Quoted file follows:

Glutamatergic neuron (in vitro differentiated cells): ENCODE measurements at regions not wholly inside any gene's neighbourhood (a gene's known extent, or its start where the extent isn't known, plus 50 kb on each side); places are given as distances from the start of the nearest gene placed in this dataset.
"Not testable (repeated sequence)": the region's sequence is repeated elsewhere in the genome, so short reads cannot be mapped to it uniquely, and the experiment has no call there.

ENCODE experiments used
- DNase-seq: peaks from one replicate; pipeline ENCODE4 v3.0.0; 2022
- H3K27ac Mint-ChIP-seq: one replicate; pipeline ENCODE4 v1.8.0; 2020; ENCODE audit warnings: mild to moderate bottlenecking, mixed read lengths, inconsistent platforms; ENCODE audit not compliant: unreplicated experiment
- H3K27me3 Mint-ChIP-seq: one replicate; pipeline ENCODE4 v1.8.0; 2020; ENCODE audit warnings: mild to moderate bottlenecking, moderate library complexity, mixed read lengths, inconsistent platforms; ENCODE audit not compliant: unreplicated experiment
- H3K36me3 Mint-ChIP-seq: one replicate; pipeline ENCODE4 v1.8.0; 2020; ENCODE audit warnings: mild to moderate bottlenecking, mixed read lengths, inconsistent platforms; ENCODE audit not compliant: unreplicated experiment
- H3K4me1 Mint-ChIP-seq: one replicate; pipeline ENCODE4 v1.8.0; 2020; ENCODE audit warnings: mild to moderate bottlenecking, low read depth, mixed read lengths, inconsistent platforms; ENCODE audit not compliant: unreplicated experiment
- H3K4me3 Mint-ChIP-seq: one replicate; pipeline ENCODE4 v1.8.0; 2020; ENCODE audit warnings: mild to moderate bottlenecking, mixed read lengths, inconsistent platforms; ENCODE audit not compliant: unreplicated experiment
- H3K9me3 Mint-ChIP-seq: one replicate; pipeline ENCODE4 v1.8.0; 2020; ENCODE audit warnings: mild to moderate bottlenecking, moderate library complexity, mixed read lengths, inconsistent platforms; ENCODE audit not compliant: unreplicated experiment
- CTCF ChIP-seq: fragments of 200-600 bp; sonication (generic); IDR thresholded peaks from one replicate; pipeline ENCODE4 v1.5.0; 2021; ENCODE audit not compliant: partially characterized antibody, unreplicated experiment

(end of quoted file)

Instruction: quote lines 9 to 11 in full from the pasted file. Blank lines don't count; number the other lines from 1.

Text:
- H3K4me3 Mint-ChIP-seq: one replicate; pipeline ENCODE4 v1.8.0; 2020; ENCODE audit warnings: mild to moderate bottlenecking, mixed read lengths, inconsistent platforms; ENCODE audit not compliant: unreplicated experiment
- H3K9me3 Mint-ChIP-seq: one replicate; pipeline ENCODE4 v1.8.0; 2020; ENCODE audit warnings: mild to moderate bottlenecking, moderate library complexity, mixed read lengths, inconsistent platforms; ENCODE audit not compliant: unreplicated experiment
- CTCF ChIP-seq: fragments of 200-600 bp; sonication (generic); IDR thresholded peaks from one replicate; pipeline ENCODE4 v1.5.0; 2021; ENCODE audit not compliant: partially characterized antibody, unreplicated experiment